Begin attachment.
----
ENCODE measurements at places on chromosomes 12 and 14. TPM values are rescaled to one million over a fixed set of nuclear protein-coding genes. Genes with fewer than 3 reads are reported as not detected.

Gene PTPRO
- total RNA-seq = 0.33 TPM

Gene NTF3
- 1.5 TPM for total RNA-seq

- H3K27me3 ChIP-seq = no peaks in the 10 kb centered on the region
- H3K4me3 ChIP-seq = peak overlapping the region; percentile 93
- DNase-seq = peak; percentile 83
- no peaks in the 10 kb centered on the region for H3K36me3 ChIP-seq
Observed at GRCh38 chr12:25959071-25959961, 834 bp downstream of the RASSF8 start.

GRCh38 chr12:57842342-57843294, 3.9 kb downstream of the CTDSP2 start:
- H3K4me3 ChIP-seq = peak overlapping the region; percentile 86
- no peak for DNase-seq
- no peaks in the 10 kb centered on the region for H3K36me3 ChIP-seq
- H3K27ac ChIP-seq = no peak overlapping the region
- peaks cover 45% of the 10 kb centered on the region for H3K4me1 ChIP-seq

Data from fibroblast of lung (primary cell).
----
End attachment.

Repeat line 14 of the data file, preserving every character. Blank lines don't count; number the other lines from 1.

- no peaks in the 10 kb centered on the region for H3K36me3 ChIP-seq